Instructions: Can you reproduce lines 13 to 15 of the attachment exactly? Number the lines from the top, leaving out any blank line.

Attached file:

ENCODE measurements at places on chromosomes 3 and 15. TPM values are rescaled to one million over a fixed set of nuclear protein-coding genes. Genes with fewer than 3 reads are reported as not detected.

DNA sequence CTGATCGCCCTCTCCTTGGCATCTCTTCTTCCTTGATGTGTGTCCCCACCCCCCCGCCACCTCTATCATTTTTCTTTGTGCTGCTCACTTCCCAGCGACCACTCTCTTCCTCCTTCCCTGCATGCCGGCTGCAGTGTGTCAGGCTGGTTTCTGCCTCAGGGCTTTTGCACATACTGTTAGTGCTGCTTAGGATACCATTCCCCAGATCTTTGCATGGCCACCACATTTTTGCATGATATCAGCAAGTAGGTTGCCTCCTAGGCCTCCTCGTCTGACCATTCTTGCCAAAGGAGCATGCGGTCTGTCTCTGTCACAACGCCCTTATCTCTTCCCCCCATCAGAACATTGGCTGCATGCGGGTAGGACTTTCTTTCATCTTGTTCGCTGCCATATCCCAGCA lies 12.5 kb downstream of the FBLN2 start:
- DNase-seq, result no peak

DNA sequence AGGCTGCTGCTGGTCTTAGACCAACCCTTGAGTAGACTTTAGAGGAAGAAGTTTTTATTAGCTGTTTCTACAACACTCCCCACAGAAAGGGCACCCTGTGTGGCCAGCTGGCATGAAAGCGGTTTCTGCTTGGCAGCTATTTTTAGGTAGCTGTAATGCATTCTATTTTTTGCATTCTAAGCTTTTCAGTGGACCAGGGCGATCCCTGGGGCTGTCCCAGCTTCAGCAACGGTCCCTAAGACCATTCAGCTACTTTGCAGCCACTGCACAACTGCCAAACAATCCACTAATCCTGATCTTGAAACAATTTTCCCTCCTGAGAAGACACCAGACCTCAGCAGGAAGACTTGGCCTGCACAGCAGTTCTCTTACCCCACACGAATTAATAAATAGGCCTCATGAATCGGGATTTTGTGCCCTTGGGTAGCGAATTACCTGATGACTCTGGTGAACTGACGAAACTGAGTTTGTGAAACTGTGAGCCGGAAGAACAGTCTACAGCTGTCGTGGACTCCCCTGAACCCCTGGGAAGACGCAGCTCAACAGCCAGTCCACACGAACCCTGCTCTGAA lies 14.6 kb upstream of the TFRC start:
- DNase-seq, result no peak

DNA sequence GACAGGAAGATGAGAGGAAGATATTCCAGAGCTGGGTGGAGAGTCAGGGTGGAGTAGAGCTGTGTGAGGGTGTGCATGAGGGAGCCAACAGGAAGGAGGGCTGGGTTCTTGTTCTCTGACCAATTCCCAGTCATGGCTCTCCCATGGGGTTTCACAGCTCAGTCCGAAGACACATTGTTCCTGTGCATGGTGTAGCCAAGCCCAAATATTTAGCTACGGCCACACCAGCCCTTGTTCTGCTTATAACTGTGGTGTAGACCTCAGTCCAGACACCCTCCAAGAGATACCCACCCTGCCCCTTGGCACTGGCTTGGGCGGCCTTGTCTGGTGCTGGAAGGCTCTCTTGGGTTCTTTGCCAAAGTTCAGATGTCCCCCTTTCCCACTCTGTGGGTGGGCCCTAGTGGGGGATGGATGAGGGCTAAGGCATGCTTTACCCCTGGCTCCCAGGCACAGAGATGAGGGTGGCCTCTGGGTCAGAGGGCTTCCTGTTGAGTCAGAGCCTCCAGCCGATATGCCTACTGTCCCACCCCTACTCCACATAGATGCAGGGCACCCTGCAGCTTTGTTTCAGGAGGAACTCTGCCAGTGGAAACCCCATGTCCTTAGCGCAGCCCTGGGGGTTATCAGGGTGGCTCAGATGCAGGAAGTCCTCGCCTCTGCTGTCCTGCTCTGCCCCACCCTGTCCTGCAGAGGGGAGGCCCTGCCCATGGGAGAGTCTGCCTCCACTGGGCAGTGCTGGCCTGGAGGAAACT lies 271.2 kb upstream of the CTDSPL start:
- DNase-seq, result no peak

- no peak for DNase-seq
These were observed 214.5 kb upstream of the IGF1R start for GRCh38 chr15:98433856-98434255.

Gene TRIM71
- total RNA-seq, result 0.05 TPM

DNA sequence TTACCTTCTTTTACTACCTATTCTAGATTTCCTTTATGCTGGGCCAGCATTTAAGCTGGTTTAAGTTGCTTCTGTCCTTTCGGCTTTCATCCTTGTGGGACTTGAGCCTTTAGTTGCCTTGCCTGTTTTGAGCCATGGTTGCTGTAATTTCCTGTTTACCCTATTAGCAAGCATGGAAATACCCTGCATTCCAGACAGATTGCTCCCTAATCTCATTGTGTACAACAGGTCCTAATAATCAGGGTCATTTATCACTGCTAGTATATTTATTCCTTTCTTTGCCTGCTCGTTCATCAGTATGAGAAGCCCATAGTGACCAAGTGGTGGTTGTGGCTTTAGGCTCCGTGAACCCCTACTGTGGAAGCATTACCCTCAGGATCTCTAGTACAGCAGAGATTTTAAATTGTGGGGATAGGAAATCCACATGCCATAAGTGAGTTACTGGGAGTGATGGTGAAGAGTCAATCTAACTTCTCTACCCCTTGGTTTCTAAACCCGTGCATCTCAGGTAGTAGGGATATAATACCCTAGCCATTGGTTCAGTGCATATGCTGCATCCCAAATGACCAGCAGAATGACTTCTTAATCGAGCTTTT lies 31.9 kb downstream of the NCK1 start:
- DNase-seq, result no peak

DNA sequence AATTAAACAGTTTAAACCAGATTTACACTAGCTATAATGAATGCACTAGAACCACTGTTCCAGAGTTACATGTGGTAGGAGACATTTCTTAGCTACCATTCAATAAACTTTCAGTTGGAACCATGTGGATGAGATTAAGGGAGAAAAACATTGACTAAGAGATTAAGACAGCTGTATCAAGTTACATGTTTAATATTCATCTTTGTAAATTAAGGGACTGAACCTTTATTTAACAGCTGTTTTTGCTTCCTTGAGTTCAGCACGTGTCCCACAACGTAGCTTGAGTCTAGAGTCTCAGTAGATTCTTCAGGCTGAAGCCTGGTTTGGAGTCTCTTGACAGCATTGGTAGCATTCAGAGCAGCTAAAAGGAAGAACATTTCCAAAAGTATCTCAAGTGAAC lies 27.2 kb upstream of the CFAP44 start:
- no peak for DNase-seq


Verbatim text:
- DNase-seq, result no peak

DNA sequence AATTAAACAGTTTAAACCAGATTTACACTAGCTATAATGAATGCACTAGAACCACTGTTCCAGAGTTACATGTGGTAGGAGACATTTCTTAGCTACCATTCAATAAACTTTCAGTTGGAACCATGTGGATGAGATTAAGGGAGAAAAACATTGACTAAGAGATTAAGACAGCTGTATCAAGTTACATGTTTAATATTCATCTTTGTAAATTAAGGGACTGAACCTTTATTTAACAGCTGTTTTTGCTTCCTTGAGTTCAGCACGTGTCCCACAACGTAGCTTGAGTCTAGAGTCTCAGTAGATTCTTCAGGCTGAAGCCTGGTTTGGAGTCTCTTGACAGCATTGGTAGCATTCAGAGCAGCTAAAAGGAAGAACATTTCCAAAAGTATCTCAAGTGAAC lies 27.2 kb upstream of the CFAP44 start:
- no peak for DNase-seq